Next step is to practice deploying and flying in a pool. Video of the ROV flying in action to come.  I just couldn't wait to share!  Really really exciting things to come now that we are up and running, thank you so much to our friends and family that have encouraged us along the way and to the new friends that have come along and followed our adventures!  So in conclusion, we are now live at on the site and will finally move from the building to adventuring phase.

Thanks for reading so far, and here's to great things to come!

Ready to dunk

Video feed is up

Here goes nothing...

There she blows!





Live feed from the camera after dunking.  Still working!

More testing.  Still working like a champ.


Using washers provided by Danny as ballast.  They work brilliantly, and are relatively easy to adjust.  Awesome!

One last shot of her in the water.  We're done!

Saturday, August 23, 2014

Lube something something

one must lube the tubes

The port battery tube wouldn't seat properly. It turns out that the o-ring was dried out. I lightly filed the edge on the tubes and caps and applied oil to the rings. 

Now both tubes are easier to open and close and the seals look much better.

Also pictured is the untested ballast correction on the starboard side. We hope to figure that out next week.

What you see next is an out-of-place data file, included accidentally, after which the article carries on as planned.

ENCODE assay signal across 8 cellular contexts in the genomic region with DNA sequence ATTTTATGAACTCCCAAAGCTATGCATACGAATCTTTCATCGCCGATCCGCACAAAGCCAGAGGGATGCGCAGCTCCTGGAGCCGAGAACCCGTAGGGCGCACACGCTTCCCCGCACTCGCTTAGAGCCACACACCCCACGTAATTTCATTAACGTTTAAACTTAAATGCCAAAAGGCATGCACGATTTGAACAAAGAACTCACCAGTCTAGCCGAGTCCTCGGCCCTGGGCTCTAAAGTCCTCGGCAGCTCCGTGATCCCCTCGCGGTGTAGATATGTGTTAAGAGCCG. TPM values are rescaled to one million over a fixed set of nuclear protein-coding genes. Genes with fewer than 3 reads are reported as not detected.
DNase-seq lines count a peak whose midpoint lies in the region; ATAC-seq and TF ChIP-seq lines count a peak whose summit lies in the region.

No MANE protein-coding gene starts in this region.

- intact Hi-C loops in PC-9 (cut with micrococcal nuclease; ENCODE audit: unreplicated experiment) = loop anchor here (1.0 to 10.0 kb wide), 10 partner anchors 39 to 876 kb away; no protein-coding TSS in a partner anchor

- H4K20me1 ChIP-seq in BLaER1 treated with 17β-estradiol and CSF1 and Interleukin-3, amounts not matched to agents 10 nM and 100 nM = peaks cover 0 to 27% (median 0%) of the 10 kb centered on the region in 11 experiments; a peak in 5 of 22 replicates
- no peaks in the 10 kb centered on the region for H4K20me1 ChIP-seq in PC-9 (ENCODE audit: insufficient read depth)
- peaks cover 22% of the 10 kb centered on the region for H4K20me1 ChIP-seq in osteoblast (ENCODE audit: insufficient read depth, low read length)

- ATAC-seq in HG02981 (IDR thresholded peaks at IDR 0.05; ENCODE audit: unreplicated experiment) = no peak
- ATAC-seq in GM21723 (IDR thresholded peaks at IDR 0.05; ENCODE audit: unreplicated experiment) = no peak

Saturday, August 16, 2014

Grinding for mine

Tonight we spent time cleaning up the excess epoxy potting and re-testing the motors. Before grinding, these motors tested as electrically waterproof but that was before the propellers could be attached.

Richard trimming away epoxy potting

As long as we don't trim too much epoxy off the motors they should stay waterproof.

But they didn't. On one motor we lost all electrical insulation to the water.

electrically leaky motor

We hoped that touch-ups on these tiny spots on the motors will recover the electrical insulation and still allow the propeller bells to fit over the motors.

... And they did! The motors now show infinite electrical resistance to water and the propellers fit.

back side closeup of potted ROV motor

front side closeup of potted ROV motor

Thursday, August 7, 2014

New openrov video

It helps me stay focused and committed to see a reminder of what we're building and contributing to.

Monday, August 4, 2014

Excuse me while I drip this out

James' previous post was referring to this article regarding re-potting our brushless motors. So, did it work??

We're not sure yet, but it certainly got better.

If we were experienced scientists already we would have written down the readings we took prior to re-potting the motors. But we didn't. My vague recollection of that evening was "it should have said zero but didn't" and I was too excited about finding the problem to remember to save any data. We think we saw readings from 0.09 to 0.20 Mohm on all three leads of all three motors and on one of the battery leads.

First we had to peel and pry off all of the blue tape epoxy molds.

James de-casing the freshly potted motors

Then the epoxy required trimming as expected. We will have to touch this up later.

The epoxy missed some spots

Did we get better electrical results? Maybe! It seems like we did, anyway. Our numbers from this round were 5-15 Mohms. We think we can improve on this number with some epoxy touch-ups. 

We also tested the previously repaired battery tube wire which no longer shows leakage to water. Yay!